Barney (Sylvester Stallone), Christmas (Jason Statham) and the rest of the team comes face-to-face with Conrad Stonebanks (Mel Gibson), who years ago co-founded The Expendables with Barney. Stonebanks subsequently became a ruthless arms trader and someone who Barney was forced to kill… or so he thought. Stonebanks, who eluded death once before, now is making it his mission to end The Expendables — but Barney has other plans. Barney decides that he has to fight old blood with new blood, and brings in a new era of Expendables team members, recruiting individuals who are younger, faster and more tech-savvy. The latest mission becomes a clash of classic old-school style versus high-tech expertise in the Expendables’ most personal battle yet.
Beginning with a high risk prison break-out of a previous Expendable played by Wesley Snipes, the film starts with promise. It’s not the most exciting action scene ever produced, but it’s a passable introduction to a new character. Snipes revels in being back on screen, even cheekily quipping to his real life incarceration. While many feel that The Expendables franchise could potentially have been more than it has been so far due to it’s stellar cast, it’s pleasing to see the gang back together.
But The Expendables 3 is missing everything that made its predecessors enjoyable. The nostalgia of seeing a dream line up of action heroes is long gone, and while there are one liners, they’re embarrassingly forced and nonsensical or wildly misjudged – a joke about cancer is wholly unnecessary and justifiably falls flat. The go-to defence of this type of film is always something along the lines of it’s ‘just a bit of fun’. The Expendables 3 is anything but. For an action movie, there’s an unforgivable amount of combat involved – there’s only two set pieces in its bloated 2 hour runtime, and they bookend the film. The middle is a dull trawl around the country that follows Stallone as he attempts to find new recruits. Kelsey Grammer is a plus point of these scenes though, and without him they would have been insufferable.
The newcomers are instantly forgettable, bringing nothing interesting to the mix. Made up of relative unknowns, the new guys are hoped to be the future of these films, presumably led by the charisma free Kellan Lutz (Twilight, The Legend of Hercules). Ronda Rousey has the martial arts credentials to have taken on Bruce Lee in his prime, but Hughes’ direction does not do her justice; her brief introductory fight scene makes her look amateurish. Victor Ortiz, a boxer who’s inclusion is a mystery, is about as memorable as the henchmen who fall in their path, while Glen Powell (The Dark Knight Rises) plays Thorn, a by-the-numbers hacker, complete with the obligatory cocktail stick in his mouth while working is computer magic.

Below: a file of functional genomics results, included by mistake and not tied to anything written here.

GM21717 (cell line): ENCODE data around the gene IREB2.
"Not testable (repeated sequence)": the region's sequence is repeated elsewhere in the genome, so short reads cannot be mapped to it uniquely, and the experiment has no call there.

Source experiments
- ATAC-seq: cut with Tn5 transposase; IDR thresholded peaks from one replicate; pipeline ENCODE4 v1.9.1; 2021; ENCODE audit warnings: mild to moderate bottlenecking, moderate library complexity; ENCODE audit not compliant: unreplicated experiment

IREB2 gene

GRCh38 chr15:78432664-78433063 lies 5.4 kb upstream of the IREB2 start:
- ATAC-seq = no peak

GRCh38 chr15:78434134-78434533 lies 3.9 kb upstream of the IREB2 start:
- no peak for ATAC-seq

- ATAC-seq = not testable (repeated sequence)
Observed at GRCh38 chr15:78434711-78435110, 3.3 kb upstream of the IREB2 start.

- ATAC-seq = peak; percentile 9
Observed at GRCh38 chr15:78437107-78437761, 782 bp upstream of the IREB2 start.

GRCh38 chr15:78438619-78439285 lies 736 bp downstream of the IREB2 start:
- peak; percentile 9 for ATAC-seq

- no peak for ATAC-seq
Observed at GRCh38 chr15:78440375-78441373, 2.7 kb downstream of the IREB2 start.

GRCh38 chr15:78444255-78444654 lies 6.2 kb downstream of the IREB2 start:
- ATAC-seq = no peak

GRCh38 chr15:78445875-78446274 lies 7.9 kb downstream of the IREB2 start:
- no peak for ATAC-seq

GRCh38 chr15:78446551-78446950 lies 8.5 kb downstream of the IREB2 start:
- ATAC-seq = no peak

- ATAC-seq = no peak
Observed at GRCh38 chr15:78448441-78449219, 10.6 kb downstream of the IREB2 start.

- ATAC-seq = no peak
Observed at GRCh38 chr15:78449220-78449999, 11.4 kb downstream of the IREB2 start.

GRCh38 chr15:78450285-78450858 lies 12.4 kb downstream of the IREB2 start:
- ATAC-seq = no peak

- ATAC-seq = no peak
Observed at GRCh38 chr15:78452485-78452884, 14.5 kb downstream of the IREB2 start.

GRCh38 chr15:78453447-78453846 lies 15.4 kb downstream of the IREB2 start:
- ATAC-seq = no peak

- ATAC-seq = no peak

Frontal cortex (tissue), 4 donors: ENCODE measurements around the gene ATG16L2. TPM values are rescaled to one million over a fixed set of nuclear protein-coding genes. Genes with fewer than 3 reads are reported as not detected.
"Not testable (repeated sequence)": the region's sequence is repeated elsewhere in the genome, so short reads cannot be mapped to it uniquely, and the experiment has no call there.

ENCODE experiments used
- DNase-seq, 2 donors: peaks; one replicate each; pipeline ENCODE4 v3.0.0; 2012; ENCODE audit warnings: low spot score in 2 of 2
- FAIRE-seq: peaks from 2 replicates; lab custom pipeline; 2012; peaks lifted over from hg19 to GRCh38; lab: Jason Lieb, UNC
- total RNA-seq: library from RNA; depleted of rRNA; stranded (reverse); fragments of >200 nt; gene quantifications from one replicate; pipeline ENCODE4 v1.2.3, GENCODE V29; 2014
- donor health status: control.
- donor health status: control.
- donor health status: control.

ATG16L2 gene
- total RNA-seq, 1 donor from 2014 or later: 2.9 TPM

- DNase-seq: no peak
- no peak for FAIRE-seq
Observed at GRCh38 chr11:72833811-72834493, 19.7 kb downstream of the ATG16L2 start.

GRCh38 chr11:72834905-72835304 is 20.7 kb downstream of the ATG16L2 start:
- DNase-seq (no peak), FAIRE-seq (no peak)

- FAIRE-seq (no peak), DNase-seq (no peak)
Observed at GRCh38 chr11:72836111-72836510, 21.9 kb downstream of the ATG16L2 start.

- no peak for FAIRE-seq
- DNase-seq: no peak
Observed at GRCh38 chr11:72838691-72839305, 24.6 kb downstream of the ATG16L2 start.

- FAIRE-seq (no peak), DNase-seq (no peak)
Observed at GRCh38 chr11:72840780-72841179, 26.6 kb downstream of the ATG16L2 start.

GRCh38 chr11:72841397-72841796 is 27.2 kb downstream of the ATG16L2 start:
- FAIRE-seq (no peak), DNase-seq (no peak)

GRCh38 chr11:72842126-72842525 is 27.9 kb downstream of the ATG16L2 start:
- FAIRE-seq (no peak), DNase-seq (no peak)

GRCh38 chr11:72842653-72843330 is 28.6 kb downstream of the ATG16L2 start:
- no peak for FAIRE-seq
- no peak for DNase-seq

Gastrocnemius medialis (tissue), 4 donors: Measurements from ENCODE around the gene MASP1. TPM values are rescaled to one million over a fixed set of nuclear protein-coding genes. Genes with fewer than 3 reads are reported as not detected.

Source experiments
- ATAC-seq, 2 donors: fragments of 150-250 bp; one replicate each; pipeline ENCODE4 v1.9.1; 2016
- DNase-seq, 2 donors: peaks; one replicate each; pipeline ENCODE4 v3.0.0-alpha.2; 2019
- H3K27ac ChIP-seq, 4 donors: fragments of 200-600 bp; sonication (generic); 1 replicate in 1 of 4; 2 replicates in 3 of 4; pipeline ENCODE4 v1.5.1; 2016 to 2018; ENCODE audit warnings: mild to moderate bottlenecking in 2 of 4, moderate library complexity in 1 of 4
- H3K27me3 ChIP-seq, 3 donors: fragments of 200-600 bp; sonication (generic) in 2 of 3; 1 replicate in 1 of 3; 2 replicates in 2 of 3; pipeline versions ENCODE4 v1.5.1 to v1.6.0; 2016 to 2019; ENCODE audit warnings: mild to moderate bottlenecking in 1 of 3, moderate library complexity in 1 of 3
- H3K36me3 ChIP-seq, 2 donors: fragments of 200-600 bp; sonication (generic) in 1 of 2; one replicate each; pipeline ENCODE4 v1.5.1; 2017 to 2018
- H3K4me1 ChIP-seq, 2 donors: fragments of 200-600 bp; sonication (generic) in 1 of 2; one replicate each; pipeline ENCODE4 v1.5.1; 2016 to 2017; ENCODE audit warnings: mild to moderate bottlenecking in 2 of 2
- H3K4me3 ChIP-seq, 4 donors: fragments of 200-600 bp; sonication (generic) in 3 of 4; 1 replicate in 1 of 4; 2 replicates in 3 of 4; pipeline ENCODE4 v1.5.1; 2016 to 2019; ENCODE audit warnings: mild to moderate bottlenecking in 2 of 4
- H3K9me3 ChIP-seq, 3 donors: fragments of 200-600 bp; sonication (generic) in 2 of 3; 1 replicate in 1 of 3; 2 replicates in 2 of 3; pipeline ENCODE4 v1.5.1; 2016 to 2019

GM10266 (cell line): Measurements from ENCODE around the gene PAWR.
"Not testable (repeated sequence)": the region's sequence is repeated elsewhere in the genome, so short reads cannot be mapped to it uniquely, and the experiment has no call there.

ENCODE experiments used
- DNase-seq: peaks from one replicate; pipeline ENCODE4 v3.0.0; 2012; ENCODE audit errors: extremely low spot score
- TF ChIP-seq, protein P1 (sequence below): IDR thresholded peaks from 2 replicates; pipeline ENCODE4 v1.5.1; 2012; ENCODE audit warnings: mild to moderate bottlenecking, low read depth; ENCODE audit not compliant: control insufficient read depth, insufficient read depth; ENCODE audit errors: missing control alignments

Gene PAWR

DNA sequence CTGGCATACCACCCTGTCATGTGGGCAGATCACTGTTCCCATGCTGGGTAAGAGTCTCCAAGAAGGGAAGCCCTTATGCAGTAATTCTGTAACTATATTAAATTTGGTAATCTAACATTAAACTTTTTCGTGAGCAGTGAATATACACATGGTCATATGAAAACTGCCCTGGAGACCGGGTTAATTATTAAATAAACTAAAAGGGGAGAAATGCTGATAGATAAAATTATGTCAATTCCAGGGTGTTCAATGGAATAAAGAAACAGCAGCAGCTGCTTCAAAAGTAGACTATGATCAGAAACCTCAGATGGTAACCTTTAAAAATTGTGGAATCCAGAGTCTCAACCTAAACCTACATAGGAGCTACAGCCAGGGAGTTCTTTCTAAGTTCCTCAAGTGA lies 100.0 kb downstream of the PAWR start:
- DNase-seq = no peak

As for the old gang, they’ve lost any characteristics that made them distinguishable. Stallone chews his words with his mouth full, making most of his lines undecipherable. The same goes for series newcomer Harrison Ford, who replaces Bruce Willis; he growls his way through his scenes, but is more inclusive and important to the scenes than Willis was. Lundgren is barely seen, and Terry Crews (an absolute joy to watch usually) cruelly has about 10 minutes of exposure. Statham is as inter-changeable as ever, being the equivalent of the Michael Cera of action movies – same guy, different film. The biggest crime is the under use of Jet Li, the martial arts master. He’s not seen for a good 90 minutes of the runtime, and when he does turn up, he’s wasted by being planted in a helicopter and a machine gun. That’s just what the battles consist of though; tedious gunfire from opposing sides with no tension or threat exhibited whatsoever. Considering their name is Expendables, they sure don’t die easily.
And it’s not for the lack of Gibson’s trying. He plays Stonebanks, and Ex..pendable turned villainous. He shows glimmers of his usual crazy self, but due to the constraints set by its 12A age rating and uninspired script, he never reaches his full potential. Speaking of the 12A though, the violence isn’t extreme, but the language is as colourful as a 15 with a few f-bombs dropped and ‘esses’ frequently littering sentences.
The Expendables 3 can’t even be considered as a throw-away piece of entertainment. It has very, very few reasons to be picked up in the first place, and strays far from the playful, over the top path set by the first two. There’s not too much of a plot to talk about either; this is a simply a passing of the torch instalment with a half baked attempt at a story thrown in, unoriginally involving nuclear weapons. Its ending makes it clear that these films could go on for quite some time with a fresher faced cast, but considering the reason why these films were made in the first place (to give heroes of yesteryear one last hurrah), the real question is: who cares about the new guys?